What makes Ritts interesting is that this so-called fashion photography is so far from fashion photography. And the question becomes where does he come from, who are his influences and how are we to understand his work? Instead of looking at Ritts as a product of his profession, I’d like to suggest that his true connection is with artists such as Ansel Adams and Georgia O’Keeffe. This might seem an odd comparison, but it is precisely Adams’ and O’Keeffe’s visions of nature as a combative and regenerative force that lays the groundwork for what Ritts does later.
We have an overfamiliar relationship with Adams and O’Keeffe, which you could say of Ritts, too. If you like Adams and O’Keeffe, well, you’re in luck because their work is everywhere—not just big museum shows, but also posters, calendars, greeting cards, puzzles and refrigerator stickers. One could say that this cultural colonization is well deserved: their work is beautiful and composed and has become what we might call serious art. Adams and O’Keeffe also make sense together. Born thirteen years apart, their work shares cultural, social and artistic bonds, including the rise of women in 20th century life and a corresponding interest in the feminine. O’Keeffe’s blooming flowers are a radical assertion of female sexuality, while Adams was obsessed with capturing the regenerative quality of life under the harshest and most forbidding of conditions. In many ways they are two sides of the same coin and, like Ritts, were masters of their craft.

Life and Death
Adams was one of the 20th century’s great nature photographers and, among other environmental goods, brought the plight of national parks to a larger public. In Oak Tree, he shows us two contrary or paradoxical states, the grand gesture followed by stillness, the calm before the storm or even the storm after the calm. It’s as tricky as the opaque/translucent black veil in Veiled Dress, El Mirage and it wouldn’t surprise me if Ritts got the idea from Adams. Instead of Ritts’ desert, here we have snow. There is so much snow, but a silhouette of a tree somehow dominates what we see and is the single most important element of the picture. At first glance the picture seems murky, but slow down and take a deep breath and the blackness of the branches draws you in. Your gaze comes to the snow-covered leaves and then you notice every snow-covered leaf connected to a branch and the way the branches stem to its roots. It’s like blinking and discovering an entirely new photograph. Without work like this, it would be hard to imagine Ritts.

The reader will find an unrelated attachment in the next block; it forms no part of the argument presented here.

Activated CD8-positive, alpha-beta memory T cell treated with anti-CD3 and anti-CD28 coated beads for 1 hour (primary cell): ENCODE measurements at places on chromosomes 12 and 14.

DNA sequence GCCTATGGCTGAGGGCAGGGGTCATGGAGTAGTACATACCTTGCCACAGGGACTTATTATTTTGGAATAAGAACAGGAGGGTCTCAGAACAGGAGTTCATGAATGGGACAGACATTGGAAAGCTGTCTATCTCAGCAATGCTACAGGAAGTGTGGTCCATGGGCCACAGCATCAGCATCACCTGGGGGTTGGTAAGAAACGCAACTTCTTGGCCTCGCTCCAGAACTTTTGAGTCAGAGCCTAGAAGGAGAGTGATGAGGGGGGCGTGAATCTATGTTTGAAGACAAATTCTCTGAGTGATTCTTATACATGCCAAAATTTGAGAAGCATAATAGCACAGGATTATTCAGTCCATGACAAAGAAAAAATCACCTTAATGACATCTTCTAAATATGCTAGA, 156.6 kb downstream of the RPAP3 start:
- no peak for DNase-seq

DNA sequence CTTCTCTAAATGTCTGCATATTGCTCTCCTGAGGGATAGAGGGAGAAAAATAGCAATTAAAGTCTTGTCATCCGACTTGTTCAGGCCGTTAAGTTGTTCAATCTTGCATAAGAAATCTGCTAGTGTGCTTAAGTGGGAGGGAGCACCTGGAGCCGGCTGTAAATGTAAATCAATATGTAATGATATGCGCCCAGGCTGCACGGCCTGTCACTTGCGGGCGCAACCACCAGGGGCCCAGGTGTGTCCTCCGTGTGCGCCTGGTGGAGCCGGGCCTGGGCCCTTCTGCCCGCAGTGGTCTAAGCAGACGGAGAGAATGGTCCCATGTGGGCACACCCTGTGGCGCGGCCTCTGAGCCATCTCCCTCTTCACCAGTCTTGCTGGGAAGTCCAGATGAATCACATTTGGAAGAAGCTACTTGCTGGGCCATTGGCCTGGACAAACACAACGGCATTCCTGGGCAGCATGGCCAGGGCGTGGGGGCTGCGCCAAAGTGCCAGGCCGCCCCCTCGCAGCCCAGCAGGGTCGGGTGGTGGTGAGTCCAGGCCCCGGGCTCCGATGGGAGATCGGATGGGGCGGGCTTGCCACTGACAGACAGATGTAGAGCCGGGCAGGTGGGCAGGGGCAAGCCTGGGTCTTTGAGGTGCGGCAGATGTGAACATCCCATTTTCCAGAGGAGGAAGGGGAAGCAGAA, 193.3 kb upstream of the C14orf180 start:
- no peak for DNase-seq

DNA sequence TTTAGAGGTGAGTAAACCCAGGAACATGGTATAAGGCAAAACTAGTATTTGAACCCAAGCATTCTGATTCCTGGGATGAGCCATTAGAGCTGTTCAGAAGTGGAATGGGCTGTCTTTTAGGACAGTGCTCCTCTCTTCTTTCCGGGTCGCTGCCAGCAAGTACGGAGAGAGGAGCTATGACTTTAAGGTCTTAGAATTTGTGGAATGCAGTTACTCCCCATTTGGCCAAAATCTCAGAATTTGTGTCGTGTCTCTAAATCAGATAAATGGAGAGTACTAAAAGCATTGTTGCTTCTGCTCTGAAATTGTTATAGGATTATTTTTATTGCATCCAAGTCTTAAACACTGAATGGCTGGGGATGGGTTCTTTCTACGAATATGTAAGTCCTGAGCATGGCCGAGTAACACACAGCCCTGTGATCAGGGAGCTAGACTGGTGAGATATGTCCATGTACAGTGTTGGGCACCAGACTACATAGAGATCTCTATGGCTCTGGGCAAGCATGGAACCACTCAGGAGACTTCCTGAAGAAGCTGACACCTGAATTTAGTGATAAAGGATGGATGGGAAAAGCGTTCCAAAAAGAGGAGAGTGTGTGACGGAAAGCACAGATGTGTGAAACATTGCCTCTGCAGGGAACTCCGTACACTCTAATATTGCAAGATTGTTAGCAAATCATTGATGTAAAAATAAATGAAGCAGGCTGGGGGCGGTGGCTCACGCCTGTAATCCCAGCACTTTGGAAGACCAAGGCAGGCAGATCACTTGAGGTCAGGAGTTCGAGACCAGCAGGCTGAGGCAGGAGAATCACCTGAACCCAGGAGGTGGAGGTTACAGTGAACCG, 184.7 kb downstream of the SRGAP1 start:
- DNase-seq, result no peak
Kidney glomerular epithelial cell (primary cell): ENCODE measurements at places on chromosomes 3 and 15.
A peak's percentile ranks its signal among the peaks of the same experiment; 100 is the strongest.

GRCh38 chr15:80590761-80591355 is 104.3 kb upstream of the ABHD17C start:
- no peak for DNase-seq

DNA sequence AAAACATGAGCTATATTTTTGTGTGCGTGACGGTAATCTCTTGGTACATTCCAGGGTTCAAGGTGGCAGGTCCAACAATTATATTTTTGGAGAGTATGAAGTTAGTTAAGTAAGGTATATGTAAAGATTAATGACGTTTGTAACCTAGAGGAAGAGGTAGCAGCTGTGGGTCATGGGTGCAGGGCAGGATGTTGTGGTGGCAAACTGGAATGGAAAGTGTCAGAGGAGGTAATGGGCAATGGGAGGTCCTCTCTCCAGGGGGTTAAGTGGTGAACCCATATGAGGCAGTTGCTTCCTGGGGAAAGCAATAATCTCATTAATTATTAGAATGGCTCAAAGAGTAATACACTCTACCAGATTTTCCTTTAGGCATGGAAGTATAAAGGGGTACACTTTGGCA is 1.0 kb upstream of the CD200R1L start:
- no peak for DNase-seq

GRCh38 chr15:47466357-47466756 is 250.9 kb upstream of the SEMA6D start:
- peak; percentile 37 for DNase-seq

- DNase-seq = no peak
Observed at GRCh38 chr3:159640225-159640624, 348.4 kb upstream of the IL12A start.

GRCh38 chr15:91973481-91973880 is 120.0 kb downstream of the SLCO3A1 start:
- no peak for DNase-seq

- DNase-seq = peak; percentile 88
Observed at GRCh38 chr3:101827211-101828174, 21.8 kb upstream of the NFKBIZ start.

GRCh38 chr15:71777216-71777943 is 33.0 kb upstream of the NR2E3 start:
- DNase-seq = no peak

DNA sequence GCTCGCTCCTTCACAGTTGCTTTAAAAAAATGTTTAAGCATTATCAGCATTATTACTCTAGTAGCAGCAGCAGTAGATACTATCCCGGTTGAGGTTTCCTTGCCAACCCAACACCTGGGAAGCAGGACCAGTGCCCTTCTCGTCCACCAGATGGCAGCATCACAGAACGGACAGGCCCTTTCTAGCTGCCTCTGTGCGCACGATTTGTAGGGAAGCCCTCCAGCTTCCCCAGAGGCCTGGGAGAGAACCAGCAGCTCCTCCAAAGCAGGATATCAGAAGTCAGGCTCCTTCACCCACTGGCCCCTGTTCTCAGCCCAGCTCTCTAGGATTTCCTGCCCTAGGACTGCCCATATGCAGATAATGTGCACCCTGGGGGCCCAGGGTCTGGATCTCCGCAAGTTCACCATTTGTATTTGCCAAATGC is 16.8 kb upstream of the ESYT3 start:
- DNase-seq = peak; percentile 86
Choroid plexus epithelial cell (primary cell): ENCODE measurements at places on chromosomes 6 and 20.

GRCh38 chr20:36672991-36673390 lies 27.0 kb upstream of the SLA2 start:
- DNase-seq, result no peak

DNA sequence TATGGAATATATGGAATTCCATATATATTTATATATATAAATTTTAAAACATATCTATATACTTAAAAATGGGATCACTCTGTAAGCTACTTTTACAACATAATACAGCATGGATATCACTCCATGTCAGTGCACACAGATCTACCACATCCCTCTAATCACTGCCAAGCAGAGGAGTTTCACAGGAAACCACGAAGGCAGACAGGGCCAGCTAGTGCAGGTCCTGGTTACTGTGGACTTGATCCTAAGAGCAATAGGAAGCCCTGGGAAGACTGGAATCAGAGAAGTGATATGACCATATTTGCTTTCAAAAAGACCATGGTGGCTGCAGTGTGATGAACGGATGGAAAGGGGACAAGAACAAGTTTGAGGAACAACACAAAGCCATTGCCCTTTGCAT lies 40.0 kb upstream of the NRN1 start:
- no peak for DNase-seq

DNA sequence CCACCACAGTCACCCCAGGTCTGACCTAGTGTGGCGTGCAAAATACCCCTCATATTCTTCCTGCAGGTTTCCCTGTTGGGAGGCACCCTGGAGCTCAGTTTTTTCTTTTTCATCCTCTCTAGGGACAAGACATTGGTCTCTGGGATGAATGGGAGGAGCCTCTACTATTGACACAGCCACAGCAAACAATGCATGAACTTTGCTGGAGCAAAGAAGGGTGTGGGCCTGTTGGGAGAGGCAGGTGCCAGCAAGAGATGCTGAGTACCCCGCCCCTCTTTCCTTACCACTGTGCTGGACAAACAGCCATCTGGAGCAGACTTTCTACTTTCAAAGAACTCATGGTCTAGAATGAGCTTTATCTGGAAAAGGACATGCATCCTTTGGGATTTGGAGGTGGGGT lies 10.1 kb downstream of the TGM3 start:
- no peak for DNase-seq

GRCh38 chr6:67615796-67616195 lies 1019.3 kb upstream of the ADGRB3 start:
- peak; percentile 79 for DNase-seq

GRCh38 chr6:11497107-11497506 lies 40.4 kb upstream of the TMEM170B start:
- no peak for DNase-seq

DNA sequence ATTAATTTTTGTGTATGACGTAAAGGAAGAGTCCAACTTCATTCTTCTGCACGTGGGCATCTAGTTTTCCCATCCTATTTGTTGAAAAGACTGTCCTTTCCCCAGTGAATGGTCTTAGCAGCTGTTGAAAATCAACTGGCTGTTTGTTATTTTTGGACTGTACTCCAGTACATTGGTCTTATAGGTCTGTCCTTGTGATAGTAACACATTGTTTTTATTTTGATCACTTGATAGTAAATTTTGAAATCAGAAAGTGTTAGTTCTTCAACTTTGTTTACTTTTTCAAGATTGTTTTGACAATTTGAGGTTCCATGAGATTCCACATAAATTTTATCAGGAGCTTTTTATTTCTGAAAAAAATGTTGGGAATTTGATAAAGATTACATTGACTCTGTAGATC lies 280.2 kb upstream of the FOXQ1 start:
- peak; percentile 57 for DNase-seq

Look Twice
Ritts may not have been the first person to discover the beauty and eloquence of black and white photography, but he understood what Adams had done and extended it into the improbable world of celebrity glamour. His work was sexy, but it wasn’t confined to that and delved into a vision that required the skill and force of a true artist. Unlike most glamour shots, his subjects aren’t trying to impress and take over the shot; instead, they frolic in his images. That tension is there in the softness of his gestures and in the boldness of his compositions. Ritts is the culmination of O’Keeffe and Adams.